“Jagged Little Pill” is an angst riddled album that probably needs no introduction, being one of the biggest albums of the nineties. Alanis Morrisette would never quite hit that level again, though her 'MTV Unplugged' album and her cover of Seal's “Crazy” are worth checking out.

But in 2005, on the twentieth anniversary of the album release, she released an acoustic version. This was a direct copy and re-working, replacing Flea and David Navarro (of the Red Hot Chili Peppers), who recorded the original album with her, with a much more laid back arrangement, including violin and cello.

I have only recently discovered this, but again, the angry young Alanis has matured and mellowed, but still loves these songs and gives them a re-working and records them in a way that sounds simply beautiful. Now, having seen her in concert this last year, that angry young Alanis can still be tapped when she is needed - it wasn't a case that she needed to re-work the songs to make them easier to play live. Again, it feels like a labor of love.

The Verve

Again, another album with strong memories for me. I remember hearing “Bittersweet Symphony” on a moonlit night as I was driving home from Wales with a friend. We had just hit Sussex and were within an hour of home and it was so uplifting, the music literally soared.

And what an album they recorded, a band full of conflict and passions, produced one of the greatest nineties albums from a British band. It was also, very definitely not a Britpop album, with pretty good recording, mastering and production for the time. It was just a shame that the band imploded so soon after. Richard Ashcroft went on to have a pretty decent solo career afterwards, but never again achieving the heights that they hit with this album.

Time rolls around and in October of 2021, Richard Ashcroft releases “Acoustic Hymns, Vol 1”. Now, while Alanis Morrisette was pretty faithful to the album, Richard Ashcroft culls a few songs, replacing them with a few of his later solo records in. With the exception of “A Song for Lovers”, the real stand out tracks are those from “Urban Hymns”.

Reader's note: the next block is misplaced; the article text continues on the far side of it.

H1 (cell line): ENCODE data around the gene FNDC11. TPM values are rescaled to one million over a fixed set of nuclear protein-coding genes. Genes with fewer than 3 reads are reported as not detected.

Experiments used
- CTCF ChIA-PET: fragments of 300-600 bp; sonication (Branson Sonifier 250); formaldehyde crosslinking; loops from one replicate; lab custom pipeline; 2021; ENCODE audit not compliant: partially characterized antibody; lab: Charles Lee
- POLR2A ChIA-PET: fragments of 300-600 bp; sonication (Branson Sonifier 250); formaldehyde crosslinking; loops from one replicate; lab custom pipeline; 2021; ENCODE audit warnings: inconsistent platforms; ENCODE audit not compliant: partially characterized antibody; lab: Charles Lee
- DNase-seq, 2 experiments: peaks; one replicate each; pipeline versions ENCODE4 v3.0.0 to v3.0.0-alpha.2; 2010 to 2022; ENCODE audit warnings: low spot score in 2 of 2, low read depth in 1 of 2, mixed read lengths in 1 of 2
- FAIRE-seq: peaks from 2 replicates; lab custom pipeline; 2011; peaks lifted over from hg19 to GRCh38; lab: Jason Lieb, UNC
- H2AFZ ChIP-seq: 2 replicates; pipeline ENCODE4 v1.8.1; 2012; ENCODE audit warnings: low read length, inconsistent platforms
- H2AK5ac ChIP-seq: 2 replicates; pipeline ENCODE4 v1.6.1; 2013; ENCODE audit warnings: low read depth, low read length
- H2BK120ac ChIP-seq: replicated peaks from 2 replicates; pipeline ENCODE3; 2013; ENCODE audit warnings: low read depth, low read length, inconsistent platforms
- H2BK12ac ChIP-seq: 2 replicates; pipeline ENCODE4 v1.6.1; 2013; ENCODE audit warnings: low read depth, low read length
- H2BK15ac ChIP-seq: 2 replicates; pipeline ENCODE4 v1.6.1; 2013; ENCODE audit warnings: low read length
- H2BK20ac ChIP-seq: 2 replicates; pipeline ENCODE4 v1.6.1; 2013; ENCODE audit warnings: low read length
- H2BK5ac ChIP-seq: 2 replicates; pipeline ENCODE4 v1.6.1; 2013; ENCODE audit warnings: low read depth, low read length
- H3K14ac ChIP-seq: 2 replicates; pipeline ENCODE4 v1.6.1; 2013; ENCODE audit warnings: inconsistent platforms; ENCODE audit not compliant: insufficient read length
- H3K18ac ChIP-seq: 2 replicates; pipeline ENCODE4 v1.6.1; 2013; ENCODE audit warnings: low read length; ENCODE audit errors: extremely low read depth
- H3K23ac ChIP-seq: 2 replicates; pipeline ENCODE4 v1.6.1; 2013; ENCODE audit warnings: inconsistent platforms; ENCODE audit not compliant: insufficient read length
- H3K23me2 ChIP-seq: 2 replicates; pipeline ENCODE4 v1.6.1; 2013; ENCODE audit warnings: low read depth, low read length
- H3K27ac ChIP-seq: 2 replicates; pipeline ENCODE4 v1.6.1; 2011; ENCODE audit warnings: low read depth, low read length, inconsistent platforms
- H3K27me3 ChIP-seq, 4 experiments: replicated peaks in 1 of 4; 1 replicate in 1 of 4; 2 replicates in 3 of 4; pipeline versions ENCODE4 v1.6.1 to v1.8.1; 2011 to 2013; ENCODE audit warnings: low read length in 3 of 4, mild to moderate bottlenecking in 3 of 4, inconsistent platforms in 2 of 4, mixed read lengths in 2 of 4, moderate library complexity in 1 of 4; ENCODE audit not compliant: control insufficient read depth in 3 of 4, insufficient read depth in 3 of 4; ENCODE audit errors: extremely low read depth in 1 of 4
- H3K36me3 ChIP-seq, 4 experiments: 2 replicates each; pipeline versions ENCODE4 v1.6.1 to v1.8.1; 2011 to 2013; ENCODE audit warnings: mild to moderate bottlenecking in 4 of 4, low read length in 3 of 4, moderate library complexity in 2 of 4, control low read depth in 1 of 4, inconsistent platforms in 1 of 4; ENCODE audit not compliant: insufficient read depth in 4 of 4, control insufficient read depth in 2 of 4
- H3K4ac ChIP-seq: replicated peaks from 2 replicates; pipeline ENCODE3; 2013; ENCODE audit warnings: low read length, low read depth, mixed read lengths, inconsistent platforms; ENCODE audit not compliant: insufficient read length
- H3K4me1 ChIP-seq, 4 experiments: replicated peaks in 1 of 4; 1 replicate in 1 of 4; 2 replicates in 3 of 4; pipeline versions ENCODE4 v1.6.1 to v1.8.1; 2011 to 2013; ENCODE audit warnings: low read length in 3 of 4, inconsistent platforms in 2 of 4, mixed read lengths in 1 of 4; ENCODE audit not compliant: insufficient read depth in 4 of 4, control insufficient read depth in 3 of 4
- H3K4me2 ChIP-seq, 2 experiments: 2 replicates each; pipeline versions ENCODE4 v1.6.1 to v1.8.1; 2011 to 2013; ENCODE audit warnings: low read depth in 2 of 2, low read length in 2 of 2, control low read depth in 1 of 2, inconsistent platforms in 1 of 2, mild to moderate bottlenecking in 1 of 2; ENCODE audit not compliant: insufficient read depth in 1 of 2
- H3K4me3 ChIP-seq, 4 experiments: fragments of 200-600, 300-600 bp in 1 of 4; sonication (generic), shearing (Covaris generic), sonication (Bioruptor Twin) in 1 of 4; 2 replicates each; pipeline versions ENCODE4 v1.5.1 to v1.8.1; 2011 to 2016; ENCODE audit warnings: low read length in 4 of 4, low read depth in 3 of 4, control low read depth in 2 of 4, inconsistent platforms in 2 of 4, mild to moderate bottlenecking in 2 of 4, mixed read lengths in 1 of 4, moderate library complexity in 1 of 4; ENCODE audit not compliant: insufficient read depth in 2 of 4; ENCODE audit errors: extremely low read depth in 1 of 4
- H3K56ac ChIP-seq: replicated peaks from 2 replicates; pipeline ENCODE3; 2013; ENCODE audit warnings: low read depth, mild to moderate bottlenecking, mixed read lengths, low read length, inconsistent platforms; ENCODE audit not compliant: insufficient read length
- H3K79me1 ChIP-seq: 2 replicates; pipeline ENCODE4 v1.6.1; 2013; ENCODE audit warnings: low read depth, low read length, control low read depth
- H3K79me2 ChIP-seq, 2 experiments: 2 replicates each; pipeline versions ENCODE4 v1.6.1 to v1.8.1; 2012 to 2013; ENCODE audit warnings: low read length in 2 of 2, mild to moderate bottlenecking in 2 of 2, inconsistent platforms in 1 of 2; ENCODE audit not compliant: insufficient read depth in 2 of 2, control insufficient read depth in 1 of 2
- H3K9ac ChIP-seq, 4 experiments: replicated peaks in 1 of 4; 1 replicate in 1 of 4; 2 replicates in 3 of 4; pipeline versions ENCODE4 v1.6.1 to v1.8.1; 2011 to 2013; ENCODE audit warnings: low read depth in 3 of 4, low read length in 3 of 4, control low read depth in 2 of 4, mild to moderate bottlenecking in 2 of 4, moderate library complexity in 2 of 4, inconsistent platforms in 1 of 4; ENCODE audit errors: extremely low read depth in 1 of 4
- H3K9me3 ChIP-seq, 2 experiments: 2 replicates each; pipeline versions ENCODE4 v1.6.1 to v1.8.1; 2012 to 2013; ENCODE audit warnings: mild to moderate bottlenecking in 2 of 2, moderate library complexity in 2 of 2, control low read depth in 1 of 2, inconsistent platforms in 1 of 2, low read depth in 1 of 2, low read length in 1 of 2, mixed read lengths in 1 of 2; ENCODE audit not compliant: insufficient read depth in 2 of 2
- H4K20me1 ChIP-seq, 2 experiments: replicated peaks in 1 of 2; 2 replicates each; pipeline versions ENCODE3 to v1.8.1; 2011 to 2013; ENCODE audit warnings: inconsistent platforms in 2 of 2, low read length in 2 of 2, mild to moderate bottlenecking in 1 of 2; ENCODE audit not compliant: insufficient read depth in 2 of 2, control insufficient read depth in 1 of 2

The swaggering egotistical, young man has been replaced by a slightly more mature version, one sure in his craft, confident that these songs are as good as he thought they were originally recorded.

Now, it is apparent that his voice is not what it was. It doesn't soar over “Bittersweet Symphony” as it once did, but his voice now adds a little gravel into the song and it isn't the worst for it. On other tracks, singing in a lower key actually adds a richness and more feeling to the vocals. But the amazing thing is the way that he uses acoustic instruments to match the grand scales that the songs had with the full amplified band. It is also done with wonderful recording and mastering, the instruments are all placed well and easily defined.


I used to think that artists going back and re-recording songs was some sort of sacrilege (David Coverdale, I am talking about you). Maybe, if it is done with a love for the music in mind, and in these cases, an almost reverence, then maybe it can be done not only successfully, but as a perfect compliment to the original album.

Please don't get me wrong, these re-workings are not replacements for the original albums, but a wonderful companion that can be enjoyed with or without it at any time. I can only suggest that you try them out - click on the links to see the albums on Spotify.